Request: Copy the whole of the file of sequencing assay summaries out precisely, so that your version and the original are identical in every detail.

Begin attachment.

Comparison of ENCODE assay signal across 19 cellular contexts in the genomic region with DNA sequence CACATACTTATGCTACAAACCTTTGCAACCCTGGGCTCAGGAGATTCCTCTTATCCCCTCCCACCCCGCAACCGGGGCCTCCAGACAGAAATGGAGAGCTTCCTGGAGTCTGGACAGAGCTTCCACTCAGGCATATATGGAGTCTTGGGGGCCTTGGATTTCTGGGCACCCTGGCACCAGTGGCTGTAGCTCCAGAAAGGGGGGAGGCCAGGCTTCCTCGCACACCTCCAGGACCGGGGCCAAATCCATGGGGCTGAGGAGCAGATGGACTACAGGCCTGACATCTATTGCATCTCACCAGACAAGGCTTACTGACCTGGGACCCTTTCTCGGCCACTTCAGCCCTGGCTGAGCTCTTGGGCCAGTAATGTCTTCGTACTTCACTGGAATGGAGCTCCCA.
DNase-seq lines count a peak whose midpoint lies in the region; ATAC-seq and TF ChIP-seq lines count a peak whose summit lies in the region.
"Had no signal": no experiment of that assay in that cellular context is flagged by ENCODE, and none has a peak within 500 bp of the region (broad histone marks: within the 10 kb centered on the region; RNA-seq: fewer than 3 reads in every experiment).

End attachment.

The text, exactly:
Comparison of ENCODE assay signal across 19 cellular contexts in the genomic region with DNA sequence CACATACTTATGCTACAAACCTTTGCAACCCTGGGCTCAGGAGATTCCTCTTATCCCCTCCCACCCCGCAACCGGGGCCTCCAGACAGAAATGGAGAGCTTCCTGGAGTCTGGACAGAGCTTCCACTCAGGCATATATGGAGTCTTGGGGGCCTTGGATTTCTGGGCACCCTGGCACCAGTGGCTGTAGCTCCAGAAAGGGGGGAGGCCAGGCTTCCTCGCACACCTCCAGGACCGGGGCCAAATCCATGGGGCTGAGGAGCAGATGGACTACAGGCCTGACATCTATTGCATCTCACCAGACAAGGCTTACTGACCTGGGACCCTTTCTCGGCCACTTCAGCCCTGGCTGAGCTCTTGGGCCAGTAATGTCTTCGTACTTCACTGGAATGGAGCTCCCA.
DNase-seq lines count a peak whose midpoint lies in the region; ATAC-seq and TF ChIP-seq lines count a peak whose summit lies in the region.
"Had no signal": no experiment of that assay in that cellular context is flagged by ENCODE, and none has a peak within 500 bp of the region (broad histone marks: within the 10 kb centered on the region; RNA-seq: fewer than 3 reads in every experiment).